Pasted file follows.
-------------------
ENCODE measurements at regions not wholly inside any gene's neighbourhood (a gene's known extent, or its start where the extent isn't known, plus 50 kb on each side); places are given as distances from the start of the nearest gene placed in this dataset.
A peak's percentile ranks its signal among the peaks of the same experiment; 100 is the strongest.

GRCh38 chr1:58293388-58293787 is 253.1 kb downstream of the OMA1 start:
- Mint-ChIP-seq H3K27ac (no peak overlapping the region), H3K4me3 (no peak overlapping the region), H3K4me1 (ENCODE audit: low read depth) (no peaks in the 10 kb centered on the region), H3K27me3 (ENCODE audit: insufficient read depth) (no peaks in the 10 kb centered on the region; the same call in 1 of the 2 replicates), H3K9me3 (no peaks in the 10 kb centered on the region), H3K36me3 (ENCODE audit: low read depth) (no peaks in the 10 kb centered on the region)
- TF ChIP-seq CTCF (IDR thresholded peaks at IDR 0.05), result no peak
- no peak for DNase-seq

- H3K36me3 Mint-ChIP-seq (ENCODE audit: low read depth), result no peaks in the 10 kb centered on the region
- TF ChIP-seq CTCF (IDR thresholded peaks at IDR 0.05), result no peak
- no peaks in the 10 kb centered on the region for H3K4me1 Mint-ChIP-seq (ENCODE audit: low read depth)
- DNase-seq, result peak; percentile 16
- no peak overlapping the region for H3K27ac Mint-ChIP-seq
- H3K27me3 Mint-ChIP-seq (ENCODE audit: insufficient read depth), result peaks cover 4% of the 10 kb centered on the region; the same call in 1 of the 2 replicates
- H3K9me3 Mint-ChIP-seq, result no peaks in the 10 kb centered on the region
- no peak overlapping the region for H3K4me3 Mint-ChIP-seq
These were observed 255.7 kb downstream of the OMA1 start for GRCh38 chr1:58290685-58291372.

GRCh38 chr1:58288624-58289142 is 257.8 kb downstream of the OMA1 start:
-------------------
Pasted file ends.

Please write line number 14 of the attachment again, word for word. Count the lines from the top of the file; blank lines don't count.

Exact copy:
- no peak overlapping the region for H3K4me3 Mint-ChIP-seq